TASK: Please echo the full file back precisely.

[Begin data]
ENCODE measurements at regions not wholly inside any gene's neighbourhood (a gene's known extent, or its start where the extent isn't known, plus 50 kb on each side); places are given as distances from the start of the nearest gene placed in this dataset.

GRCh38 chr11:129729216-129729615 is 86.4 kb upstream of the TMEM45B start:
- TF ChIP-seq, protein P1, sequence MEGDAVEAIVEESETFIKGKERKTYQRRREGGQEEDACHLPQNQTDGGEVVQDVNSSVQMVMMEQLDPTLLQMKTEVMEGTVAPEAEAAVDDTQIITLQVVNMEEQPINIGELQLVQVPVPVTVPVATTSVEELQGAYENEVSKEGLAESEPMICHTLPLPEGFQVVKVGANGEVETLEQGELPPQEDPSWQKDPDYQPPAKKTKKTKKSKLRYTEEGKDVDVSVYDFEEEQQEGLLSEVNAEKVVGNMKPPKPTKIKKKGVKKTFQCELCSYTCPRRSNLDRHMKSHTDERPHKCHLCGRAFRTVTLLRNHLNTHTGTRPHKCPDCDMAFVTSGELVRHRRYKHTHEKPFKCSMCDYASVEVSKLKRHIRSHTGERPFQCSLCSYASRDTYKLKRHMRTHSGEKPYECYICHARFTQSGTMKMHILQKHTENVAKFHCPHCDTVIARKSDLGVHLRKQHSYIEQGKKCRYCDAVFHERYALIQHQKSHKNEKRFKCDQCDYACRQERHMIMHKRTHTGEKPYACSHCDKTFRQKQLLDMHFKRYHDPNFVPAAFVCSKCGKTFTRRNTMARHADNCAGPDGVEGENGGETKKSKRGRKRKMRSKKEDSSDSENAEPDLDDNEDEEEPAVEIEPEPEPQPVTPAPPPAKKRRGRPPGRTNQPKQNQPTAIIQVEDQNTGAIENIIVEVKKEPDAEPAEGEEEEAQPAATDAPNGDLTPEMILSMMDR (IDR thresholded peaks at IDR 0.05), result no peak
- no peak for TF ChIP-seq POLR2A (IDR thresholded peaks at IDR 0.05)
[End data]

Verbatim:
ENCODE measurements at regions not wholly inside any gene's neighbourhood (a gene's known extent, or its start where the extent isn't known, plus 50 kb on each side); places are given as distances from the start of the nearest gene placed in this dataset.

GRCh38 chr11:129729216-129729615 is 86.4 kb upstream of the TMEM45B start:
- TF ChIP-seq, protein P1, sequence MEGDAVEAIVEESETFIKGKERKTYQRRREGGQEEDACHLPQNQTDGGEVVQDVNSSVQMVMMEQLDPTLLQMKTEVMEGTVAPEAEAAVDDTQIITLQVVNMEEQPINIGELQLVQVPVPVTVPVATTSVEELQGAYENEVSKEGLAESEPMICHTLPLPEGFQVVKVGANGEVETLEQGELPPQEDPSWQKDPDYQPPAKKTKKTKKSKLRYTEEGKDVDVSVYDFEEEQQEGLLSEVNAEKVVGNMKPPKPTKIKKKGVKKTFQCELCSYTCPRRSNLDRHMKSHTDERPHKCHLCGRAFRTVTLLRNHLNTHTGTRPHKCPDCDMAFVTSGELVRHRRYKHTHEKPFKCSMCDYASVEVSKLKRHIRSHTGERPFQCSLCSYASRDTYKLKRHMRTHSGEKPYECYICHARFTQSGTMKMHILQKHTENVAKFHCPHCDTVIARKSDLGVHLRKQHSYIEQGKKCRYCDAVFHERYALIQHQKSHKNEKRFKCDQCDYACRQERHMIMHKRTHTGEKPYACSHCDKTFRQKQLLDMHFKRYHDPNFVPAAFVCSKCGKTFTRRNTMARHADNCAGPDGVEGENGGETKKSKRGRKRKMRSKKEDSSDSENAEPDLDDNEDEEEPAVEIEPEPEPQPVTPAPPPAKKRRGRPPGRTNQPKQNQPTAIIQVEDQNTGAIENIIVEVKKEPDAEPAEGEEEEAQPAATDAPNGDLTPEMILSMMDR (IDR thresholded peaks at IDR 0.05), result no peak
- no peak for TF ChIP-seq POLR2A (IDR thresholded peaks at IDR 0.05)